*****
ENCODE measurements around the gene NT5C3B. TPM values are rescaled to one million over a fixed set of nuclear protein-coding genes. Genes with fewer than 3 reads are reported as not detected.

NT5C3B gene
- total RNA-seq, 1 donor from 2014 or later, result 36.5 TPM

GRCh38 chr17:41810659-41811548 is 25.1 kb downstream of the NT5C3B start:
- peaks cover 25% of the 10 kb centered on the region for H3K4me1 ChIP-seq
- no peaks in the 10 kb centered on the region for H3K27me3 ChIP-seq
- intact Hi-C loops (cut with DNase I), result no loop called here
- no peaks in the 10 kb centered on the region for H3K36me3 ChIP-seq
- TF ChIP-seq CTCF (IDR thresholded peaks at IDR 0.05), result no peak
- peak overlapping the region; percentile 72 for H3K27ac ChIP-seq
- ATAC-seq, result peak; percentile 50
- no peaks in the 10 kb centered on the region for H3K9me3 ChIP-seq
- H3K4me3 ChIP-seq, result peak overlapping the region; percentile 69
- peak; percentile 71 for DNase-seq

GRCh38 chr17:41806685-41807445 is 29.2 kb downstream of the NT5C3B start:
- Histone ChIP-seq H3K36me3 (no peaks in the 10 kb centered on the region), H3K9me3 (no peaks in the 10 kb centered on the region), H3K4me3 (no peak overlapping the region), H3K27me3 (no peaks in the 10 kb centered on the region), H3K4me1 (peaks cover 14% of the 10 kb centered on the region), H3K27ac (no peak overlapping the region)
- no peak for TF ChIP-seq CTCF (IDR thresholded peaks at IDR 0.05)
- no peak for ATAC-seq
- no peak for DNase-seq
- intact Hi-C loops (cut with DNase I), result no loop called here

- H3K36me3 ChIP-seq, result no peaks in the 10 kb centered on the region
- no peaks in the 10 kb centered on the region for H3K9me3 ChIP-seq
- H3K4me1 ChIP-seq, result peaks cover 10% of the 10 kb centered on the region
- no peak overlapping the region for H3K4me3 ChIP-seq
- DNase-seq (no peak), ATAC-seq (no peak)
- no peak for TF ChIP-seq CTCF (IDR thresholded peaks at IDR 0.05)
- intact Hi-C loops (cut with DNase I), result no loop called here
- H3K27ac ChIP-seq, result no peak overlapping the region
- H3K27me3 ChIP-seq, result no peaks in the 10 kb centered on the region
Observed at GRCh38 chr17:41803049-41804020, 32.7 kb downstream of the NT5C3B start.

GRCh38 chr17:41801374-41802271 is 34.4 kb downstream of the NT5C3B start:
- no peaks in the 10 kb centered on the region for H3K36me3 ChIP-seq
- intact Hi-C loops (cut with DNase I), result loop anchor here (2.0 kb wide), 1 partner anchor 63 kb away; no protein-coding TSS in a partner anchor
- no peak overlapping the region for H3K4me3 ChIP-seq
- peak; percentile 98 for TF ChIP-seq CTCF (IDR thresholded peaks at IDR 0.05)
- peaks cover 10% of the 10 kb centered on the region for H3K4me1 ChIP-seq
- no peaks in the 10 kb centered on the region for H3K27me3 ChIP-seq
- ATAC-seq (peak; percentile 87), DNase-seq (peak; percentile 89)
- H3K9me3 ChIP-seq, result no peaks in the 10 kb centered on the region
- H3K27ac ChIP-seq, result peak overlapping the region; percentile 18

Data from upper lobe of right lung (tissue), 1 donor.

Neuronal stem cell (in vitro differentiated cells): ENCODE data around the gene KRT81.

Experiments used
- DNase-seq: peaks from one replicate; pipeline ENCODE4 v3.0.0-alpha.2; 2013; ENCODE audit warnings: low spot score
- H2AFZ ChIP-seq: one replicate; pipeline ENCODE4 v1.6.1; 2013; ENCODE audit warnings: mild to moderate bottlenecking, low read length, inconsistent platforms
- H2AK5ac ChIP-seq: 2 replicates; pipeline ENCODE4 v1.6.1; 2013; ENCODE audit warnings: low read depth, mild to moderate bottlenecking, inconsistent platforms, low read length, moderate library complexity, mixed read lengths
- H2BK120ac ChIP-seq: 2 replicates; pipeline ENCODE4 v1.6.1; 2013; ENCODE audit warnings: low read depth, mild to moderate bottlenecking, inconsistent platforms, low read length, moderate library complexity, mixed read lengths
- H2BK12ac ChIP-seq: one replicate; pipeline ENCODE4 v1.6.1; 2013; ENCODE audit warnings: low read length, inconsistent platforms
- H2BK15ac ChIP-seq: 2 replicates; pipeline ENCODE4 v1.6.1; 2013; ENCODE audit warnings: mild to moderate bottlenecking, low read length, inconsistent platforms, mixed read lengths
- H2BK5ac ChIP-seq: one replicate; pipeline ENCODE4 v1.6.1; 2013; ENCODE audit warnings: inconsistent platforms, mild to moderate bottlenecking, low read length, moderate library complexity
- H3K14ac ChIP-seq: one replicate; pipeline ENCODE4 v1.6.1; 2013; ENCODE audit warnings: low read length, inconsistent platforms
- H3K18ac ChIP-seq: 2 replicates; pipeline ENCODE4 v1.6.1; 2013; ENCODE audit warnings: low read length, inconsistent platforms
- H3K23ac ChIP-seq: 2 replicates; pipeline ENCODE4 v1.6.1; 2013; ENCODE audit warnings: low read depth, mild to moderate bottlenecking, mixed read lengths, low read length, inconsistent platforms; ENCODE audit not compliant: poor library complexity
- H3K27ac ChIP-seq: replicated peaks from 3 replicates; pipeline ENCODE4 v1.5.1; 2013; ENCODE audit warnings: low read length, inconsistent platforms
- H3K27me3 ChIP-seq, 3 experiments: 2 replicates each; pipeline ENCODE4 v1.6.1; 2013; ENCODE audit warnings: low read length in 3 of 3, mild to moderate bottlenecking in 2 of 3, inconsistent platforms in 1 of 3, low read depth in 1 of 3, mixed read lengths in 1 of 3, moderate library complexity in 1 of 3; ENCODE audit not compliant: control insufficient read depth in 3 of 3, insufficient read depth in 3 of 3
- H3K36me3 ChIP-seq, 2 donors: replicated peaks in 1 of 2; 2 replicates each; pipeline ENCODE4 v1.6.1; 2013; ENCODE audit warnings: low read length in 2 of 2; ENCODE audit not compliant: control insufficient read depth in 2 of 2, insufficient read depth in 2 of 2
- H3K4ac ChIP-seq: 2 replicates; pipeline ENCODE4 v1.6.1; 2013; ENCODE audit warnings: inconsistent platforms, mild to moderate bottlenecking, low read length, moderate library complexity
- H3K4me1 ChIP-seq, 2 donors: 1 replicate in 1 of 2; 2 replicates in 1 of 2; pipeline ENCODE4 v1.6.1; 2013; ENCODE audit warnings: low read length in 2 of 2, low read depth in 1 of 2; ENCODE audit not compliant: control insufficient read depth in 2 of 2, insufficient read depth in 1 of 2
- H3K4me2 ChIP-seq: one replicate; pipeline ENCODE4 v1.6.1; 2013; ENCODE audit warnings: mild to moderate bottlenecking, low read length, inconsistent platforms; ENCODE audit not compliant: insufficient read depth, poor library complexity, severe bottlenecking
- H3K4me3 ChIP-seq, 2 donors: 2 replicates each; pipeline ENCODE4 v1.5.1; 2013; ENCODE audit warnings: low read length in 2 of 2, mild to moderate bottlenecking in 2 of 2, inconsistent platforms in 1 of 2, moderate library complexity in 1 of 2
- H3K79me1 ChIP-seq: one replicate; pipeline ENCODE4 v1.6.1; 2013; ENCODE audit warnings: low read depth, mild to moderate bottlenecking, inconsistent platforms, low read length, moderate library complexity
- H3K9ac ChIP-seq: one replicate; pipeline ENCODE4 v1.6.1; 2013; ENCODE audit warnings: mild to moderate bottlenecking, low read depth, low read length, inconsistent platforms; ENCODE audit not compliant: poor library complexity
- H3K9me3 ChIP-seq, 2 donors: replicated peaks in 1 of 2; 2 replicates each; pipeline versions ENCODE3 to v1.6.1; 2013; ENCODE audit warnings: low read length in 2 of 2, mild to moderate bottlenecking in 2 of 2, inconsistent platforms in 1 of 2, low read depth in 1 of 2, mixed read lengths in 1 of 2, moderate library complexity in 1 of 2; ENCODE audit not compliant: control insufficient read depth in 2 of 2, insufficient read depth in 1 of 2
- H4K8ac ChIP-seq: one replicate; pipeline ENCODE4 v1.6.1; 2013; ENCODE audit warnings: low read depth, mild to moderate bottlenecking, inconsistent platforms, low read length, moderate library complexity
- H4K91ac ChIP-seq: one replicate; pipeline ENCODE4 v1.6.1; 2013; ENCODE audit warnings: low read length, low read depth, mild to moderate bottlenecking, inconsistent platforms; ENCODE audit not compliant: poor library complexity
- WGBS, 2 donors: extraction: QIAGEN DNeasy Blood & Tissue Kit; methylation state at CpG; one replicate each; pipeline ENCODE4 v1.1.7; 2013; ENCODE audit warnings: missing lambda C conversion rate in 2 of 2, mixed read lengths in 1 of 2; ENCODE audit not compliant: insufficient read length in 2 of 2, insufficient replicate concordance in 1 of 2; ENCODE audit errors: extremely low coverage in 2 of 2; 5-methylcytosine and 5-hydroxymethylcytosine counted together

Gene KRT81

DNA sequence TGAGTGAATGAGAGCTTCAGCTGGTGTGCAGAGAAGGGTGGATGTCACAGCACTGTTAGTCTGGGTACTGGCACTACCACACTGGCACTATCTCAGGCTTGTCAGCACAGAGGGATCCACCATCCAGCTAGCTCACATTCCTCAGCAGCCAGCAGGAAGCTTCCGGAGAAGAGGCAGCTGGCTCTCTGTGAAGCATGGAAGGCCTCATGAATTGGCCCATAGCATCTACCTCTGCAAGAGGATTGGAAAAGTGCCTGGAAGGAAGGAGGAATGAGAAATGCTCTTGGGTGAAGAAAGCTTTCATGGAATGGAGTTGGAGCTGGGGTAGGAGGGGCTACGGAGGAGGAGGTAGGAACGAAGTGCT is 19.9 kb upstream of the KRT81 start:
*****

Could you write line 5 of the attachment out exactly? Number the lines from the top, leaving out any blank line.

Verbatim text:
- peaks cover 25% of the 10 kb centered on the region for H3K4me1 ChIP-seq